(Reuters) - Hours after Tennessee authorities said on Tuesday they were investigating pop star Justin Timberlake for posting a photo of himself in a polling station on social media, the local district attorney said no such probe was under way.
“The statement released earlier today by my office regarding Justin Timberlake and an investigation was incorrect and was released without my knowledge,” Shelby County District Attorney General Amy Weirich said.
“I am out of town at a conference. No one in our office is currently investigating this matter nor will we be using our limited resources to do so,” she said.
A representative for Timberlake did not respond to requests for comment.
The singer and actor appeared to have run afoul of Tennessee election law when he posted the photo, the latest controversy over so-called ballot selfies.
Timberlake, 35, posted the photo on Monday and said in the caption he had traveled from Los Angeles to his hometown of Memphis to take part in early voting ahead of the Nov. 8 election.
“Get out and VOTE! #exerciseyourrighttovote,” Timberlake said in part of the photo’s caption, which was posted on Instagram, a social media site where he has over 37 million followers.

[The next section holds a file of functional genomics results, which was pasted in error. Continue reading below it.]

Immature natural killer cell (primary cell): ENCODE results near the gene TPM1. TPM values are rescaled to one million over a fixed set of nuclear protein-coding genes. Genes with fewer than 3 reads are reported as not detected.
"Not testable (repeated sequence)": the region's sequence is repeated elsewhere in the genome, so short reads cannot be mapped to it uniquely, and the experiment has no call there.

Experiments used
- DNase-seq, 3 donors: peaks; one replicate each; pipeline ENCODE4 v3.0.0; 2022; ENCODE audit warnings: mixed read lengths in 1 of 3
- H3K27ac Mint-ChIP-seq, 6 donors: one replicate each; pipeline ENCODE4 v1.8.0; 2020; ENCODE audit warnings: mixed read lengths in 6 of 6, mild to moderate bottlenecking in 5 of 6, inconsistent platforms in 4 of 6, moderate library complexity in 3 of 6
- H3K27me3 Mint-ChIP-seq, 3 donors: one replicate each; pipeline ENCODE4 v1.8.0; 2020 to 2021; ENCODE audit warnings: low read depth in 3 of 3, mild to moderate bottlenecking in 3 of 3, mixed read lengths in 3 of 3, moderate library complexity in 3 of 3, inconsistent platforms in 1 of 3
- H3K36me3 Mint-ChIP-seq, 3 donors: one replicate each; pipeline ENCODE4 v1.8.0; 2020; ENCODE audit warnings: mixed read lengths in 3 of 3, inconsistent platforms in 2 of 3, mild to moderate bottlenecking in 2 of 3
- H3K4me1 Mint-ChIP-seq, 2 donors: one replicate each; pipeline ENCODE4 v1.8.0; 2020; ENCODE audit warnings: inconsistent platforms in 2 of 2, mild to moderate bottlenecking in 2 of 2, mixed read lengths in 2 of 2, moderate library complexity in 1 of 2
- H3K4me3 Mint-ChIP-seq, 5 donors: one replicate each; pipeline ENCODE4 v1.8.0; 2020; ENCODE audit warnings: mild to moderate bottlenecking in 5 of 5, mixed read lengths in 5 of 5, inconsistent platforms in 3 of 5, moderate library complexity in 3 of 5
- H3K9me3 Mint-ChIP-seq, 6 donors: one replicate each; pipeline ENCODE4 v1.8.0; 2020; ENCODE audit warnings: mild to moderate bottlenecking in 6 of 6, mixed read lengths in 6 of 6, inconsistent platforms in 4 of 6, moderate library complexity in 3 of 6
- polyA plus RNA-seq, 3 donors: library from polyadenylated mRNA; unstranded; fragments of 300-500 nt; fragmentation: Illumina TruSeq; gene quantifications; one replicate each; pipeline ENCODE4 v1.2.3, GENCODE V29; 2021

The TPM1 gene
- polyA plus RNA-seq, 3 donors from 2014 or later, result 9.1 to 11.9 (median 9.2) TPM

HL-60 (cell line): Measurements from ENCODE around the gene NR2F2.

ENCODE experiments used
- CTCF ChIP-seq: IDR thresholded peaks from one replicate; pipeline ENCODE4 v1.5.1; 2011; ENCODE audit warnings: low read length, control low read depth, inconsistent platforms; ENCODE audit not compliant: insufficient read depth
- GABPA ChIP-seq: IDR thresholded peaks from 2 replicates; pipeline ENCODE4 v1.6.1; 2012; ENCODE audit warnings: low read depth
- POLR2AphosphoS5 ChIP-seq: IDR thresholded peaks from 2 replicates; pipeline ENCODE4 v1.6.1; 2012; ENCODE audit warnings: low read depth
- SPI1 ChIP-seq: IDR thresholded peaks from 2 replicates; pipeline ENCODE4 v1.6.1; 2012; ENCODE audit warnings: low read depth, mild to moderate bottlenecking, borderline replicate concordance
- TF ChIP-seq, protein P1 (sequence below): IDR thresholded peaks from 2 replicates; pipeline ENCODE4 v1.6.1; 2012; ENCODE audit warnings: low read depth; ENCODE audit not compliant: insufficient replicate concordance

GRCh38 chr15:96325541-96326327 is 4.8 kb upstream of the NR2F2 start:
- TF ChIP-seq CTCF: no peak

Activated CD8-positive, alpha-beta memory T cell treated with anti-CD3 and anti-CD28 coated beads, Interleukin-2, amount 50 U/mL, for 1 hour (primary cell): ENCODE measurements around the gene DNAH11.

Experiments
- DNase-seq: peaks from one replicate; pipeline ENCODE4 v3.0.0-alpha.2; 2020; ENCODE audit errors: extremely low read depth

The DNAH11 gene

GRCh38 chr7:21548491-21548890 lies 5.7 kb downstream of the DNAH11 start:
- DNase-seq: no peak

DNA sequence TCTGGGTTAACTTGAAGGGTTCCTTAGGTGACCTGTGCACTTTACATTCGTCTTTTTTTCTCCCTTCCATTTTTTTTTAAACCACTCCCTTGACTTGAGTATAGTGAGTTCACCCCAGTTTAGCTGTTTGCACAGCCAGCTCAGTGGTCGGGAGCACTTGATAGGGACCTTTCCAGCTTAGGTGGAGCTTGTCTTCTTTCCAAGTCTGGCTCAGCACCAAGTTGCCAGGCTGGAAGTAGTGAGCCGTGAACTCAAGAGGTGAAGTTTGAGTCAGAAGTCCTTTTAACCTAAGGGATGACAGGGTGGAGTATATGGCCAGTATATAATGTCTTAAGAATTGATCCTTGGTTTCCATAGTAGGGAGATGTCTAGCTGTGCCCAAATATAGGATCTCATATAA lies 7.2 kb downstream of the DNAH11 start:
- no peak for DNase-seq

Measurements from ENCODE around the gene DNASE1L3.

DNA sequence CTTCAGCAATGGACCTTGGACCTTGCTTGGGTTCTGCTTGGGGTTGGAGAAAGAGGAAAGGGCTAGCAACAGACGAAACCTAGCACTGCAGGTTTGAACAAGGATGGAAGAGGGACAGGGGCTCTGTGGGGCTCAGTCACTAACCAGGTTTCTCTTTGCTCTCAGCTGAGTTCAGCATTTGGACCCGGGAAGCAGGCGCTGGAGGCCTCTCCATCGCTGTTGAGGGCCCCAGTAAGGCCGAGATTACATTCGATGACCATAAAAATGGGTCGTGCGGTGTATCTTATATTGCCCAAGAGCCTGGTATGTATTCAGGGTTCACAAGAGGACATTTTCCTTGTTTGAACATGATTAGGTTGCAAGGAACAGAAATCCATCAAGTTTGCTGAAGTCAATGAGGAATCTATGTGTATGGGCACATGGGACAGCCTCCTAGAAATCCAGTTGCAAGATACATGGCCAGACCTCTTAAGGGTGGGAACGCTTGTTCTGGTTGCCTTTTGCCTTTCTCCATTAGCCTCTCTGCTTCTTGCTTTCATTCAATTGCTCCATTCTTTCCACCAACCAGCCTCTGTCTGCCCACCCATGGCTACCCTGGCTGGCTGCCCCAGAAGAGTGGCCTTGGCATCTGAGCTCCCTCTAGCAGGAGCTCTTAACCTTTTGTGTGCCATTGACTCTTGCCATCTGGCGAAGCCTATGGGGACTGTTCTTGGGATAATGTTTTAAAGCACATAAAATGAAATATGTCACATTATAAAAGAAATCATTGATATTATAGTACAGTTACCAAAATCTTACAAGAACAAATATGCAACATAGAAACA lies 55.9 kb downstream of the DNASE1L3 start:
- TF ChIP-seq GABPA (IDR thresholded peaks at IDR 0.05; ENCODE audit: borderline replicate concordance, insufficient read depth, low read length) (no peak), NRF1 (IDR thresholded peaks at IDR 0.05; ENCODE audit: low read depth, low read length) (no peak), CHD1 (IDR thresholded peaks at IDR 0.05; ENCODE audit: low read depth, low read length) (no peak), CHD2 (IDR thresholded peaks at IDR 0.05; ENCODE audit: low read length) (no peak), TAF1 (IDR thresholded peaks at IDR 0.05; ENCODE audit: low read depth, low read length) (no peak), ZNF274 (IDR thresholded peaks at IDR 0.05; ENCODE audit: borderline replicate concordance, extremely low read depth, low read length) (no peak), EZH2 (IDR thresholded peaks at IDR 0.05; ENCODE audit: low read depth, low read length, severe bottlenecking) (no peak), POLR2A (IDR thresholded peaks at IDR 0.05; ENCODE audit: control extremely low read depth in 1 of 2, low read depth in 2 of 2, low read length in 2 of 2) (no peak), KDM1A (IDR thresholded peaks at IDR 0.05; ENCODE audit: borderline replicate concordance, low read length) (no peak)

Tennessee law prohibits voters from recording or taking photographs or videos inside a polling station.
The Shelby County district attorney’s office had said on Tuesday it was aware of a possible violation of state election law and was reviewing the matter, before clarifying that the original statement was incorrect.
A person convicted of the violation can be sentenced to up to 30 days in jail and fined $50, the office said previously.
The proliferation of cellphone cameras and social media has created conflicts in states that have laws against taking photos inside polling booths and sharing photos of marked ballots.
The laws, which in some cases predate the social media age, are intended to prevent voter intimidation and any slowing of the voting process.
On Monday, a federal court sided with a Michigan man who said the law there banning voters from taking pictures of their marked ballots and sharing them on social media violated his constitutional right to free speech. The court halted enforcement of the law.
In Colorado, two voters filed a federal lawsuit on Monday seeking to overturn a state law there that criminalized the showing of a completed ballot to others, arguing that the ban was unconstitutional.
Reporting by Rory Carroll in San Francisco; Additional reporting by Piya Sinha-Roy in Los Angeles; Editing by G Crosse and Peter Cooney